March 20, 2017


One of my favorite graduate courses was Professional Ethics. The instructor and class really pushed my boundaries and challenged me to be more contemplative vs. feeling like I always have to know the answer (aka be right). It also exposed me to different types of ethical frameworks - often rooted in religion. I can still hear the instructor saying,
Learn to live in the questions

Another favorite course was Organizational Change. This extended contemplation to seeking different approaches to universal problems ... basically moving from living in the questions to answering them with a consensus building approach.
Perceiving in new ways leads to new possibilities

These concepts have really stuck with me (guess I got my money's worth!). I was in search of a way to practice these concepts further in my own daily life. I'm fed up with the extreme polarization - religious, cultural, political - that seems to be everywhere and feel a pull toward personal spiritual fulfillment that isn't preachy. One the resources I have found is a "daily meditation" rooted in theology but not married to any one religion (not just one Christian religion, but open to all religions). Let's be part of the solution instead of part of the problem, open to the opposition by learning and talking about what's good and move it in a new direction.

Here is once excerpt that I'm keep reading over and over - letting my thoughts and actions be a reflection of my mindful habits.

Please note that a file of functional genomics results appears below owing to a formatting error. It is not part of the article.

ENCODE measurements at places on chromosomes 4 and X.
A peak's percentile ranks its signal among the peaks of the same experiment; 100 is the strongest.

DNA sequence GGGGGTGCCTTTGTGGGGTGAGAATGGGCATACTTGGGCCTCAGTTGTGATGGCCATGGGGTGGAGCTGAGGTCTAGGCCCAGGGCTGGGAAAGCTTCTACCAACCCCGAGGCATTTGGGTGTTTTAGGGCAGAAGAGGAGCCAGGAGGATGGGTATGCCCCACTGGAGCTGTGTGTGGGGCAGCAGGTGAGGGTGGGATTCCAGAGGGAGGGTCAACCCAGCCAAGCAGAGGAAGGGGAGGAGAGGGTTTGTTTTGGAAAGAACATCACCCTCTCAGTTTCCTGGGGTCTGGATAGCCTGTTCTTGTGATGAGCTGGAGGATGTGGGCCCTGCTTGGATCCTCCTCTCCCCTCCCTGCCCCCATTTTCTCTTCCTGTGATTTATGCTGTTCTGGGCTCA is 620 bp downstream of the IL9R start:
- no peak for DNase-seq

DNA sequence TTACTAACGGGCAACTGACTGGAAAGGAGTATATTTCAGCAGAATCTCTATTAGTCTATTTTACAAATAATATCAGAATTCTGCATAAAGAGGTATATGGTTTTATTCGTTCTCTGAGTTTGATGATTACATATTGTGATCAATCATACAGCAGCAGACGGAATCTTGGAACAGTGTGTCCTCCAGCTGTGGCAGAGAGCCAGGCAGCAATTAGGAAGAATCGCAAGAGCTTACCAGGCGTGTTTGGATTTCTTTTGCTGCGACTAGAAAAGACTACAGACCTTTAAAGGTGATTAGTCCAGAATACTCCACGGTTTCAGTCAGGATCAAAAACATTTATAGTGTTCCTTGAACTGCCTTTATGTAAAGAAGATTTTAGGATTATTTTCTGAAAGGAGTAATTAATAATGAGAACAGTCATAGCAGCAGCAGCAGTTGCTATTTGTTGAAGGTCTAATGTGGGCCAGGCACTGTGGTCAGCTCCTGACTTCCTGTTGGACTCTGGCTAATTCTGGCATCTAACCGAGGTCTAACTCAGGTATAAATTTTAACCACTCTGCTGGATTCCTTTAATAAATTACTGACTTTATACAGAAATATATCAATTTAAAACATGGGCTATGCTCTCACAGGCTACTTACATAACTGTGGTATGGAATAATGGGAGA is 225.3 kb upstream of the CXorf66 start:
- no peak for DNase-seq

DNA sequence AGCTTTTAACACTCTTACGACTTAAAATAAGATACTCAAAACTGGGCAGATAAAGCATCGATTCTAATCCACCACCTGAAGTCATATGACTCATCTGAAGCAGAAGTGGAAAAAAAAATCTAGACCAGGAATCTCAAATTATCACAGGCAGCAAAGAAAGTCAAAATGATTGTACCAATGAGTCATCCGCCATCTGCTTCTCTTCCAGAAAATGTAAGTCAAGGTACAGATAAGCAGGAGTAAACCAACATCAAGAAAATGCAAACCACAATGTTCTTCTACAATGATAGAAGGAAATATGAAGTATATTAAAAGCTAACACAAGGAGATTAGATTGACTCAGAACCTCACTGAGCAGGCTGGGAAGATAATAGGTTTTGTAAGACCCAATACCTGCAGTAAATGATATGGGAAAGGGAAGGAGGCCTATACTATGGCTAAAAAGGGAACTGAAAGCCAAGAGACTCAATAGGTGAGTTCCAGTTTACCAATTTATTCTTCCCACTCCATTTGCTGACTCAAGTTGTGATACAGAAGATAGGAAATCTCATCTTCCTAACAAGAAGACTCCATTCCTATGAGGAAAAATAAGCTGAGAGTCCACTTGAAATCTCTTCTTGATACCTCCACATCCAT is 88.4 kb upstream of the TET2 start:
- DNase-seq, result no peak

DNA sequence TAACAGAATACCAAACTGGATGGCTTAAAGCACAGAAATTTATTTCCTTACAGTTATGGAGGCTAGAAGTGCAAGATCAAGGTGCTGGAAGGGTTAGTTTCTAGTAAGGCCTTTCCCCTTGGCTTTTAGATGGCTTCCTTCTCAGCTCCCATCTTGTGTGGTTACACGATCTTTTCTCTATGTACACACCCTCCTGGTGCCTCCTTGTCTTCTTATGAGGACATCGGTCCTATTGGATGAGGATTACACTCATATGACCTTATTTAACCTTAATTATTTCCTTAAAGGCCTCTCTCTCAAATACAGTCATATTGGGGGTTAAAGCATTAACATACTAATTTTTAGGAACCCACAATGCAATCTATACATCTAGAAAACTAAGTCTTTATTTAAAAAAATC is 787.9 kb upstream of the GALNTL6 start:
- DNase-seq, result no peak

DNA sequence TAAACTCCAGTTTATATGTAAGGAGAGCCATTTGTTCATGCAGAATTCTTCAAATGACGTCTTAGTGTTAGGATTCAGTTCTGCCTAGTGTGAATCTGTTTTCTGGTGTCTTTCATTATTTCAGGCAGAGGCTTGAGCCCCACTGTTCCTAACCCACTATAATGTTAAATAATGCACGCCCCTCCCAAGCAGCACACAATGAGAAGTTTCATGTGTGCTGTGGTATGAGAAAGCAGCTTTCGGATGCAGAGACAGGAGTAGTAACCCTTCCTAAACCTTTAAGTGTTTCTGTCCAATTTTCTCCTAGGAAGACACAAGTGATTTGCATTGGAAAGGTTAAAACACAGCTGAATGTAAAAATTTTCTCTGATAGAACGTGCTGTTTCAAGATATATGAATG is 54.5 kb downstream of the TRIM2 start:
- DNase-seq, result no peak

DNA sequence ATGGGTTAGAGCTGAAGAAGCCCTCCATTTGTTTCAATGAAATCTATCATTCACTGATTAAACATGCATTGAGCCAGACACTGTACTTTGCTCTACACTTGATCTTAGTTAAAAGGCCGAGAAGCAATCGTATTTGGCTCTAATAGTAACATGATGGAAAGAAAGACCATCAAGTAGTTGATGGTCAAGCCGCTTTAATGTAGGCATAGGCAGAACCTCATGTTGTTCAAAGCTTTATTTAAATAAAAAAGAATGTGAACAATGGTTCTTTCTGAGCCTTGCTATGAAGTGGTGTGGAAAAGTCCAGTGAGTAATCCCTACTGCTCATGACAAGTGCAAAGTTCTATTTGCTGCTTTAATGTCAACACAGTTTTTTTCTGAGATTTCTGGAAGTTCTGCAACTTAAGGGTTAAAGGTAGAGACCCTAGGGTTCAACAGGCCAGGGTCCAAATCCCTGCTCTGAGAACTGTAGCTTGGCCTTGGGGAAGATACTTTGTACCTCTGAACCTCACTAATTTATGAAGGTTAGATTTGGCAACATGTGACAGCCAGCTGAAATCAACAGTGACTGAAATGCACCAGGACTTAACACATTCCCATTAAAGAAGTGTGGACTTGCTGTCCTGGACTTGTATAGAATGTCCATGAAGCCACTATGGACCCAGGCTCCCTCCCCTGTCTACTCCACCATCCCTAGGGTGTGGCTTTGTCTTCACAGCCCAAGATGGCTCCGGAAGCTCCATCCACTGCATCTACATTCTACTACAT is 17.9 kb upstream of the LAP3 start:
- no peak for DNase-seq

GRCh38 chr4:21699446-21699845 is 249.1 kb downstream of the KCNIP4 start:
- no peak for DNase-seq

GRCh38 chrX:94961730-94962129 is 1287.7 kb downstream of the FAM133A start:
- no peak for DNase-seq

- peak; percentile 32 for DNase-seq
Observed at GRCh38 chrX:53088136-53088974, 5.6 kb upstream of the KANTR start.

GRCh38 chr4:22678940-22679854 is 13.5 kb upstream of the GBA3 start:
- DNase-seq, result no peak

Contemplation is an entirely new way of knowing the world that has the power to move us beyond mere ideology and dualistic thinking. Mature religion will always lead us to some form of prayer, meditation, or contemplation to balance out our daily calculating mind. Believe me, it is major surgery, and you must practice it for years to begin to rewire your egocentric responses.

Imagine a river or stream. You’re sitting on the bank of this river, where boats and ships are sailing past. While the stream flows past your inner eye, I ask you to name each one of the “vessels” or thoughts floating by. For example, one of the boats could be called “my anxiety about tomorrow.” Or along comes the ship “objections to my spouse” or “I don’t do that well.” Every judgment that you pass is one of these boats. Take the time to give each one of them a name, and then let it move on.

For some people this is a very difficult exercise because we’re used to jumping aboard our boats immediately; in doing so, we give them “gas”! As soon as we own a boat and identify with it, it picks up its own energy. We have to practice un-possessing, letting go, detaching from our thoughts and feelings, or they own us. With every idea or image that comes into our head, we have the opportunity to say, “No, I’m not that; I don’t need that; that’s not me.” This frees you to intentionally choose your divine identity instead.

From this mature and wide awareness, I can later do what needs to be done, but my contentment is not dependent upon my actions or their outcome. There is less and less room for compulsivity, fanaticism, trumped-up excitement, or even hopelessness. If I am personally identified with my private viewing platform, every event has the power to snag, grab, and control me. This could be called unawareness, the unawakened state, or blindness. Through contemplation, I stop labeling, ranking, and categorizing people and things and just see them without letting them “possess” me.

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